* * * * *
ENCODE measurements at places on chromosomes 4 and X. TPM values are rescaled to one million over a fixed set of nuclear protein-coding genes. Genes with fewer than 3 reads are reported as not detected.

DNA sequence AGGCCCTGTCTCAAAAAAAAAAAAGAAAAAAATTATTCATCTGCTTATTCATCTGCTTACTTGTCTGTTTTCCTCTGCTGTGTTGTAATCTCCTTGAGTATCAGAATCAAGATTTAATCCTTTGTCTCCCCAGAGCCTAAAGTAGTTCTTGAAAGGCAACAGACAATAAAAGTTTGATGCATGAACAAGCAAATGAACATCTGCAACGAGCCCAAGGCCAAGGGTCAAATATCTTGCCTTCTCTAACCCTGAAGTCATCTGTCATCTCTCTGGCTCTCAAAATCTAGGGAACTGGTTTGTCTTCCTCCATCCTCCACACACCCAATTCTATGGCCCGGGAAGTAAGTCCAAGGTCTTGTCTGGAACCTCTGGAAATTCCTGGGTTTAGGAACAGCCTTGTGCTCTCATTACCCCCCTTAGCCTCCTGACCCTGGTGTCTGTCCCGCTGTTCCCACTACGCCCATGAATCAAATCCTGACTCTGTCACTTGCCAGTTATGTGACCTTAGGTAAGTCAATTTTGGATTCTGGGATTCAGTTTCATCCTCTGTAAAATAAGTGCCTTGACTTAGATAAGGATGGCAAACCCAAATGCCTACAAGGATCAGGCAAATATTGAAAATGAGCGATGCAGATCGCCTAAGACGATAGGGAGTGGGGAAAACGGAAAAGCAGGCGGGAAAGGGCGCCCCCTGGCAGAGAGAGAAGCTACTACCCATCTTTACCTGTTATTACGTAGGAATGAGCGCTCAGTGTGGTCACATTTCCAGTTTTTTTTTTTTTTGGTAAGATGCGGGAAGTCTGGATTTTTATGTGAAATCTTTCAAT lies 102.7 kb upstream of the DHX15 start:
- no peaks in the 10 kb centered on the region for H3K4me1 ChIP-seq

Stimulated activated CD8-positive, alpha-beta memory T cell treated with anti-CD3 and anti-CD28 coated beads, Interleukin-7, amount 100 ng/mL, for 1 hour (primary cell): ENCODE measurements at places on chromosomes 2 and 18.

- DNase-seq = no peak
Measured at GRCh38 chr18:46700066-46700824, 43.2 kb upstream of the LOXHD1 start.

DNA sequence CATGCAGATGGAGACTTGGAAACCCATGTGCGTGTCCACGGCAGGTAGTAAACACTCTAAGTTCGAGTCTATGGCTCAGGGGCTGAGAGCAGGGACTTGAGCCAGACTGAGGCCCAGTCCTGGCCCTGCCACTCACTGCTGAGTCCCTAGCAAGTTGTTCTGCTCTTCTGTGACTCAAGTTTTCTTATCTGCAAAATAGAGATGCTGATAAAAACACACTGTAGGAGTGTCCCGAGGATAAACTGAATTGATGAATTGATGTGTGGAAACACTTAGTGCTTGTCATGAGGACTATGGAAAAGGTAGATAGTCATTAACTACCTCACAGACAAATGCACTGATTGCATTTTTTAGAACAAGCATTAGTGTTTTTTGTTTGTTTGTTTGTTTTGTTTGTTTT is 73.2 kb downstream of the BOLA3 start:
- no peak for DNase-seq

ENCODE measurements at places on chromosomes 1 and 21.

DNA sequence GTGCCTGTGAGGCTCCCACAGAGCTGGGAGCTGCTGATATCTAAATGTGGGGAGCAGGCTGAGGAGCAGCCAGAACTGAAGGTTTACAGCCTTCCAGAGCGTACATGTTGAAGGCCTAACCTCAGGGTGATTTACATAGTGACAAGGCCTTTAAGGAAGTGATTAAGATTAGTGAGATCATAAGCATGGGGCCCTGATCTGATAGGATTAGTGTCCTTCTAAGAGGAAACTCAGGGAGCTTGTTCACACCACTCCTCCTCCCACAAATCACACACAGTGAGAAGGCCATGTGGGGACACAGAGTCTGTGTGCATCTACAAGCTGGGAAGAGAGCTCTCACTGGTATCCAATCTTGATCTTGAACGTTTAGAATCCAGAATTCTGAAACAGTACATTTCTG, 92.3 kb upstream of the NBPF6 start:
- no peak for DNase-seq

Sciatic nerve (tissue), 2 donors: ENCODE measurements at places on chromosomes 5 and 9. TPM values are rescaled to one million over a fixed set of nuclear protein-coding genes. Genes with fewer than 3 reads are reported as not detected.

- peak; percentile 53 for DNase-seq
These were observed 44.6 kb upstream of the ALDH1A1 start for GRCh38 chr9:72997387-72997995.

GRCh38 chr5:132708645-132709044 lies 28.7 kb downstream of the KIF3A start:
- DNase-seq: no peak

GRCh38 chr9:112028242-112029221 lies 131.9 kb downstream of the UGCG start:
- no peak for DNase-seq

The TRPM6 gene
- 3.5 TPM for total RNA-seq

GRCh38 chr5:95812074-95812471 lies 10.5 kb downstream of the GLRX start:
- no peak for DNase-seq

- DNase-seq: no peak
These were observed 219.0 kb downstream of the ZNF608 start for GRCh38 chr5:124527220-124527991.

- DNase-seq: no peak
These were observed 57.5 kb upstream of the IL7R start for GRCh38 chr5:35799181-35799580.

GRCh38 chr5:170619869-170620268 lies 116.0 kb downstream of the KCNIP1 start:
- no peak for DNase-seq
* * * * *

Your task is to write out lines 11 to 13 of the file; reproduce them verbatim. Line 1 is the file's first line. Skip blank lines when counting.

- no peak for DNase-seq

Sciatic nerve (tissue), 2 donors: ENCODE measurements at places on chromosomes 5 and 9. TPM values are rescaled to one million over a fixed set of nuclear protein-coding genes. Genes with fewer than 3 reads are reported as not detected.

- peak; percentile 53 for DNase-seq